'Tis the Season. And while shopping has changed, what to get someone remains a problem for all of us. A new paper by the scientists of commerce, marketers, reminds us of what gives the greatest happiness.
Research shows that religious belief is good for the individual and for society. However, Steven Pinker recently claimed that belief in an afterlife, particularly by evangelicals, is a "malignant delusion." This is a rare misstep from a public intellectual who really ought to know better.
Here's what's on tap this time: Is a midlife crisis an unavoidable part of being a social animal? ... Is there an underlying science to scaling an idea, device, or pharmaceutical from the lab to the real-world? ... And what can older companies teach us?
Microsoft Japan decided to try an experiment: Three-day weekends, every weekend. It might be reasonable to assume that productivity would fall in proportion to the number of hours lost, i.e. a 20% drop, right? But that's not what happened. Microsoft observed a 40% increase in productivity.
"Beer is proof that God loves us and wants us to be happy." That quote, wrongly attributed to Benjamin Franklin, could still be true, but not for the reason most of us would think. Scientific research suggests that it is the flavor, not the presence of alcohol, that makes drinkers happy.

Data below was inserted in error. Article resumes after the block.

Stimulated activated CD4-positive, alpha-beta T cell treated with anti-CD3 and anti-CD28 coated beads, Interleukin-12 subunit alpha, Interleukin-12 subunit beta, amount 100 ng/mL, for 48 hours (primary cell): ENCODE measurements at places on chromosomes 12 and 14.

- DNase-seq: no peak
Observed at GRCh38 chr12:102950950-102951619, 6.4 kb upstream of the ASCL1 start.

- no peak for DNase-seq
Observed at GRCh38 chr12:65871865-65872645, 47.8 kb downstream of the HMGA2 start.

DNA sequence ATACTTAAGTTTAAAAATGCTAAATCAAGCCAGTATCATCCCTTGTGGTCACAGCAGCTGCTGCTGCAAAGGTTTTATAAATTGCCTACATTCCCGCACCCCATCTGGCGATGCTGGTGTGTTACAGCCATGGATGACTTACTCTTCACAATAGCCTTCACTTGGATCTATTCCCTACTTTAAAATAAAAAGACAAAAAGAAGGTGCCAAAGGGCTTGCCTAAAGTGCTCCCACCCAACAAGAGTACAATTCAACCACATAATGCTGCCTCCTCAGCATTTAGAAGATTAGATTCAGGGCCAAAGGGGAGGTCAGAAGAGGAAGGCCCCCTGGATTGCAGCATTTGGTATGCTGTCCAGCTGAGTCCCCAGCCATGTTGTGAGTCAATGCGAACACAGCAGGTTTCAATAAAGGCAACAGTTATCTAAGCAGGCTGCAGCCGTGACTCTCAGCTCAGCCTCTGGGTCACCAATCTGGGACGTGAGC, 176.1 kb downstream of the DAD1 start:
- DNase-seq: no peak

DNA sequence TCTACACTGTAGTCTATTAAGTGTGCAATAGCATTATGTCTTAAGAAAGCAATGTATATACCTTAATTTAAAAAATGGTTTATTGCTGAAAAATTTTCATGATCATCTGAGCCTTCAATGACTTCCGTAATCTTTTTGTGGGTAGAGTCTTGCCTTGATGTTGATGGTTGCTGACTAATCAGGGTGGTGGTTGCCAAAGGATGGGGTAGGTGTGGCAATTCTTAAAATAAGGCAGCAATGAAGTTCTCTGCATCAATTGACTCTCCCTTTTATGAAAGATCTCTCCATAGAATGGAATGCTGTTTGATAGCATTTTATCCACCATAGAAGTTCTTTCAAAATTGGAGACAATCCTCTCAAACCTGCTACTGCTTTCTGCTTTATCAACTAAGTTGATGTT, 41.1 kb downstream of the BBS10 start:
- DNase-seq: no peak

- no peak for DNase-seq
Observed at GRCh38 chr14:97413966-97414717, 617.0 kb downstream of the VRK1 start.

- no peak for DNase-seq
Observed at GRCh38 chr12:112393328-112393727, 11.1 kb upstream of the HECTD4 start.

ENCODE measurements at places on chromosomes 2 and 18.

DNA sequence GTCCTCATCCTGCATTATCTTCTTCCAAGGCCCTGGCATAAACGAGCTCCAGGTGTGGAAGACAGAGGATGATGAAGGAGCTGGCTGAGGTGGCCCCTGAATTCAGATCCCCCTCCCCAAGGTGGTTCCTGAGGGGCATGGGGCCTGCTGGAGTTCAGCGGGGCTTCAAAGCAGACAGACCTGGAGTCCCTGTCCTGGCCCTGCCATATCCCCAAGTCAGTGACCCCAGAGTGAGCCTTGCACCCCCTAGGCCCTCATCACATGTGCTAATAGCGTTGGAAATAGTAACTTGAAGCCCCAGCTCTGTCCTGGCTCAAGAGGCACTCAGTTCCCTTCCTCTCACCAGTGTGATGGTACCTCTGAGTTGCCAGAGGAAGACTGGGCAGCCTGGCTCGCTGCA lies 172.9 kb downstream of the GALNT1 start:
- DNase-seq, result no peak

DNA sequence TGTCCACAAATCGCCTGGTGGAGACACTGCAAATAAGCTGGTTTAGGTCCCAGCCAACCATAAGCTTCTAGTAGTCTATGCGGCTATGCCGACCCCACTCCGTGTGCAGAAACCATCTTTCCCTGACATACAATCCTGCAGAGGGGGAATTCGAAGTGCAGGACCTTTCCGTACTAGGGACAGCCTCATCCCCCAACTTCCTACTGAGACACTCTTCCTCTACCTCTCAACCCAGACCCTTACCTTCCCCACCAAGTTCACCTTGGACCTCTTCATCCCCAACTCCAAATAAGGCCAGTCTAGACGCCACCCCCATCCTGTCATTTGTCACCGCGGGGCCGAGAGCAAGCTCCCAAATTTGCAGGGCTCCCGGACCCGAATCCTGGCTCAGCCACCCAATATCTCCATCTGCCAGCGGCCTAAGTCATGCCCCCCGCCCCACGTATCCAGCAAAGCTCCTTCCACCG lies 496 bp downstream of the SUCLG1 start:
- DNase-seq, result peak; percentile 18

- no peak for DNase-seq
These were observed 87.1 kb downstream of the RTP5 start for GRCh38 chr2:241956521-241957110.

Whether you end up a multi-millionaire for life, or you lose all your winnings and become homeless within the first year of winning the lottery, is already predetermined — by your disposition. So if you bought a ticket for this week's Powerball, did you previously ask yourself, "Am I a negative Nancy, or a positive Pete?"
They say money can't buy happiness, but it can certainly buy a nice house, a boat or a plane tickets to Hawaii. That has to count for something, right? According to scientists, it does. A recent study from Cambridge University found people who spend money on things they enjoy, like hobbies and other interests, tend to be happier than their peers.
A new, large UK study attempted to discern whether those who are unhappy are more vulnerable to ill health and a shorter lifespan. In fact, the study found that while poor health does often lead to unhappiness, there was no evidence for the converse: unhappiness did not lead to poorer health outcomes.